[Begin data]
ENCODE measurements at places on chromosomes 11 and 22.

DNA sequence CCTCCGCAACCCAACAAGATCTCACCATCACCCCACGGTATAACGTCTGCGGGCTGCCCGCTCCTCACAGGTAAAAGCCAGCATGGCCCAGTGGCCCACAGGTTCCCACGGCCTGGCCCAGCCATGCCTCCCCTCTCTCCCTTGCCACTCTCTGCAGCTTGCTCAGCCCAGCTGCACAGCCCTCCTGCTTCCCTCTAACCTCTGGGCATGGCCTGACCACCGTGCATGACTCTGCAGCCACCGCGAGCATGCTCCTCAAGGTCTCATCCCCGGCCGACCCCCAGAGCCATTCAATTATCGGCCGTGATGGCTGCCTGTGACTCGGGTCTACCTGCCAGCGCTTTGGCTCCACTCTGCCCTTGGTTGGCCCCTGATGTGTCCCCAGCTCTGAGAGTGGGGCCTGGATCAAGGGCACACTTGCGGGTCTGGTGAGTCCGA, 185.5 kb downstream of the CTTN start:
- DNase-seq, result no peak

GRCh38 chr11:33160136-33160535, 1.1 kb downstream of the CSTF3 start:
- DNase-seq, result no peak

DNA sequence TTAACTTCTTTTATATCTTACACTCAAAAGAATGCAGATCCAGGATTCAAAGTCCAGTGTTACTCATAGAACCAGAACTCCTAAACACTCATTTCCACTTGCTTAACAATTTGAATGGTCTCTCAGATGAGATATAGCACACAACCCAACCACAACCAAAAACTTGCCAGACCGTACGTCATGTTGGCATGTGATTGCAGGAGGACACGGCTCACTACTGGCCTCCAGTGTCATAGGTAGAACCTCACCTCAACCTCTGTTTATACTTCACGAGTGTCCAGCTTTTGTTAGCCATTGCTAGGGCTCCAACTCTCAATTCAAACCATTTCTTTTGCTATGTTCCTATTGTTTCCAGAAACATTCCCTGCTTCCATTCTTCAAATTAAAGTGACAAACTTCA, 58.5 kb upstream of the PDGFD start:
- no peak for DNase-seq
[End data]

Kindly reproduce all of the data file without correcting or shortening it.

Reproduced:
ENCODE measurements at places on chromosomes 11 and 22.

DNA sequence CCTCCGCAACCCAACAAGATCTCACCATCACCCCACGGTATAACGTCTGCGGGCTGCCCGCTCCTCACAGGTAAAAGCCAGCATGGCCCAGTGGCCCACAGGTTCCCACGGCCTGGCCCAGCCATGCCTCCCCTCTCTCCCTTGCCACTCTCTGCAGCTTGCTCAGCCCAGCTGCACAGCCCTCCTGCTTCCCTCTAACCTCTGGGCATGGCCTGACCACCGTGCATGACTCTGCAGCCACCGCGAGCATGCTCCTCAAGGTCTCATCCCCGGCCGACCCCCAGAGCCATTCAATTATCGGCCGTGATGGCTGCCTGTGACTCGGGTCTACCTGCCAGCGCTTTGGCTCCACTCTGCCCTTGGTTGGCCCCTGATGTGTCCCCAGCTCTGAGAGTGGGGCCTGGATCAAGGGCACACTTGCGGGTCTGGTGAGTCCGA, 185.5 kb downstream of the CTTN start:
- DNase-seq, result no peak

GRCh38 chr11:33160136-33160535, 1.1 kb downstream of the CSTF3 start:
- DNase-seq, result no peak

DNA sequence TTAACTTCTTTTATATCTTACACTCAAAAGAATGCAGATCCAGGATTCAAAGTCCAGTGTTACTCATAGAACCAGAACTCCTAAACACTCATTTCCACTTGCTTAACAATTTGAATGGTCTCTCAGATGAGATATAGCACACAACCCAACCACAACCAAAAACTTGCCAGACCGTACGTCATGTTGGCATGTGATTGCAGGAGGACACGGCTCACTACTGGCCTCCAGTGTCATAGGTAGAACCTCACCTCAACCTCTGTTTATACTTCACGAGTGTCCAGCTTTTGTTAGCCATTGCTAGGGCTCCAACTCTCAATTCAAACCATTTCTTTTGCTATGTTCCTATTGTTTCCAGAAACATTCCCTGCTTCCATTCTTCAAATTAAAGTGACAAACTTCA, 58.5 kb upstream of the PDGFD start:
- no peak for DNase-seq